COVID-19/immunology , Killer Cells, Natural/immunology , SARS-CoV-2/immunology , Transforming Growth Factor beta/immunology , Atlases as Topic , Gene Expression Regulation/immunology , Humans , Immunity, Innate , Influenza, Human/immunology , Killer Cells, Natural/pathology , RNA-Seq , Single-Cell Analysis , Time Factors , Transforming Growth Factor beta/blood , Viral Load/immunology , Virus Replication/immunology
10.
PLoS Biol ; 19(12): e3001065, 2021 12.
Article in English | MEDLINE | ID: covidwho-1594053

ABSTRACT

The pandemic spread of Severe Acute Respiratory Syndrome Coronavirus 2 (SARS-CoV-2), the etiological agent of Coronavirus Disease 2019 (COVID-19), represents an ongoing international health crisis. A key symptom of SARS-CoV-2 infection is the onset of fever, with a hyperthermic temperature range of 38 to 41°C. Fever is an evolutionarily conserved host response to microbial infection that can influence the outcome of viral pathogenicity and regulation of host innate and adaptive immune responses. However, it remains to be determined what effect elevated temperature has on SARS-CoV-2 replication. Utilizing a three-dimensional (3D) air-liquid interface (ALI) model that closely mimics the natural tissue physiology of SARS-CoV-2 infection in the respiratory airway, we identify tissue temperature to play an important role in the regulation of SARS-CoV-2 infection. Respiratory tissue incubated at 40°C remained permissive to SARS-CoV-2 entry but refractory to viral transcription, leading to significantly reduced levels of viral RNA replication and apical shedding of infectious virus. We identify tissue temperature to play an important role in the differential regulation of epithelial host responses to SARS-CoV-2 infection that impact upon multiple pathways, including intracellular immune regulation, without disruption to general transcription or epithelium integrity. We present the first evidence that febrile temperatures associated with COVID-19 inhibit SARS-CoV-2 replication in respiratory epithelia. Our data identify an important role for tissue temperature in the epithelial restriction of SARS-CoV-2 independently of canonical interferon (IFN)-mediated antiviral immune defenses.


Subject(s)
Epithelial Cells/immunology , Hot Temperature , Immunity, Innate/immunology , Interferons/immunology , Respiratory Mucosa/immunology , SARS-CoV-2/immunology , Virus Replication/immunology , Adolescent , Animals , COVID-19/genetics , COVID-19/immunology , COVID-19/virology , Chlorocebus aethiops , Epithelial Cells/metabolism , Epithelial Cells/virology , Female , Gene Expression Profiling/methods , Host-Pathogen Interactions/genetics , Host-Pathogen Interactions/immunology , Humans , Immunity, Innate/genetics , Interferons/genetics , Interferons/metabolism , Male , Middle Aged , Models, Biological , RNA-Seq/methods , Respiratory Mucosa/metabolism , Respiratory Mucosa/virology , SARS-CoV-2/genetics , SARS-CoV-2/physiology , Tissue Culture Techniques , Vero Cells , Virus Replication/genetics , Virus Replication/physiology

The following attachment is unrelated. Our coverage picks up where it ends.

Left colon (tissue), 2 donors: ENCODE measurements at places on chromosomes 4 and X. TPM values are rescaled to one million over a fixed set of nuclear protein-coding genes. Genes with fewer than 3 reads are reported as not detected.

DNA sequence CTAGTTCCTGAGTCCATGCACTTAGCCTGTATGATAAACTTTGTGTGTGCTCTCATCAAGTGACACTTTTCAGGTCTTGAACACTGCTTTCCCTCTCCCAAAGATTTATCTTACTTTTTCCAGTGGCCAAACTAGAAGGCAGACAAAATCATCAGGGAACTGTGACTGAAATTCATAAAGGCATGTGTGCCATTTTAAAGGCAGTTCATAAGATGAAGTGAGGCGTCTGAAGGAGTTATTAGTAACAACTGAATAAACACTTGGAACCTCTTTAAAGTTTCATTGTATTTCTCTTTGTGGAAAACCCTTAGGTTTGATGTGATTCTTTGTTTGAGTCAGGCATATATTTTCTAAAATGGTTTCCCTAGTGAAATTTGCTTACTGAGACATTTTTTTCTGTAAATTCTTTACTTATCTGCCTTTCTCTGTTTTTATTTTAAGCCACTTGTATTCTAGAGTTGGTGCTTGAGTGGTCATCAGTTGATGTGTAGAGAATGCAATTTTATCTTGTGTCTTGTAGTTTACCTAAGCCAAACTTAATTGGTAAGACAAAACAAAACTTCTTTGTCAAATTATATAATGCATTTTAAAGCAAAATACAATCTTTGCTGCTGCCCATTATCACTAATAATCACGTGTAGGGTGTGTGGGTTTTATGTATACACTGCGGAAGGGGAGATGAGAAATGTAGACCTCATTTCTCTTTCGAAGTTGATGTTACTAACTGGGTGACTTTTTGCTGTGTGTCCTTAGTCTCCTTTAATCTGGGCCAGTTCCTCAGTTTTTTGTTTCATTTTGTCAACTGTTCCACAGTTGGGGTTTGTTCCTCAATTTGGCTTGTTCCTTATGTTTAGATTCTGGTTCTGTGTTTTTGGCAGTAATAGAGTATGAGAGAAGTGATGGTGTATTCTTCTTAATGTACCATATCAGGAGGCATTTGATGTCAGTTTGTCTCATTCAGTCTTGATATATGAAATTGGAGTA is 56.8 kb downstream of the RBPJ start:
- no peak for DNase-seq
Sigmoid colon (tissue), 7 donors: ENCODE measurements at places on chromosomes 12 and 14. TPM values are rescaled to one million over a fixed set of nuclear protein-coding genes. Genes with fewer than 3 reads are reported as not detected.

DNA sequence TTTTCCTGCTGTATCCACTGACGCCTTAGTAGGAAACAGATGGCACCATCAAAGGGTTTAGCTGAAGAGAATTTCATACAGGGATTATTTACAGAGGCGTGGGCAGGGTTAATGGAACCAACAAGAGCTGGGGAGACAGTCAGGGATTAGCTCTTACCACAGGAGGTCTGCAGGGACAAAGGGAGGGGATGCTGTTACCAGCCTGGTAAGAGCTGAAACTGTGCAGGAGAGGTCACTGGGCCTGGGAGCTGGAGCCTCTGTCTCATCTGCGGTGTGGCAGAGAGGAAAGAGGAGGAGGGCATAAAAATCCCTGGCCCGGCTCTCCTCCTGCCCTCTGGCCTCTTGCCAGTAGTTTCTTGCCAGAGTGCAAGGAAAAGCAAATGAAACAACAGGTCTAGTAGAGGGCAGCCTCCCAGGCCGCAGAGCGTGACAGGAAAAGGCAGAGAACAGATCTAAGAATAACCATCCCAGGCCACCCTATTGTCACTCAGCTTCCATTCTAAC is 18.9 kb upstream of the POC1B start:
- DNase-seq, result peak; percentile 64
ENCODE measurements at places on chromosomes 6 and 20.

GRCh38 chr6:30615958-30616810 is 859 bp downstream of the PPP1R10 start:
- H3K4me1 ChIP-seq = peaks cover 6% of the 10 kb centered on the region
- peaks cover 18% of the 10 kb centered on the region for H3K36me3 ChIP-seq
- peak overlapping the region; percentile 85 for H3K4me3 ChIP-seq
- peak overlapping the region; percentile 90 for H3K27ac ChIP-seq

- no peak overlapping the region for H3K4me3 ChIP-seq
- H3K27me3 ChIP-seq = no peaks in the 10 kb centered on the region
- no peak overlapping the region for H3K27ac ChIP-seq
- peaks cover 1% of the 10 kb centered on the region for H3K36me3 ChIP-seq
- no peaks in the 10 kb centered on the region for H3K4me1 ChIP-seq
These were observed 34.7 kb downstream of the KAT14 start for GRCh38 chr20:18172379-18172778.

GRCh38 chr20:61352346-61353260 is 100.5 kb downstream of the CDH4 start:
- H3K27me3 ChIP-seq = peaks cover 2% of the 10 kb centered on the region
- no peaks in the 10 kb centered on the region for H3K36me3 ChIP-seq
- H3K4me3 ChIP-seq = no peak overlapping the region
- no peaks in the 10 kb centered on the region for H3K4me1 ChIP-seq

11.
Viruses ; 13(12)2021 12 11.
Article in English | MEDLINE | ID: covidwho-1572660

ABSTRACT

Patients with COVID-19 generally raise antibodies against SARS-CoV-2 following infection, and the antibody level is positively correlated to the severity of disease. Whether the viral antibodies exacerbate COVID-19 through antibody-dependent enhancement (ADE) is still not fully understood. Here, we conducted in vitro assessment of whether convalescent serum enhanced SARS-CoV-2 infection or induced excessive immune responses in immune cells. Our data revealed that SARS-CoV-2 infection of primary B cells, macrophages and monocytes, which express variable levels of FcγR, could be enhanced by convalescent serum from COVID-19 patients. We also determined the factors associated with ADE, and found which showed a time-dependent but not viral-dose dependent manner. Furthermore, the ADE effect is not associated with the neutralizing titer or RBD antibody level when testing serum samples collected from different patients. However, it is higher in a medium level than low or high dilutions in a given sample that showed ADE effect, which is similar to dengue. Finally, we demonstrated more viral genes or dysregulated host immune gene expression under ADE conditions compared to the no-serum infection group. Collectively, our study provides insight into the understanding of an association of high viral antibody titer and severe lung pathology in severe patients with COVID-19.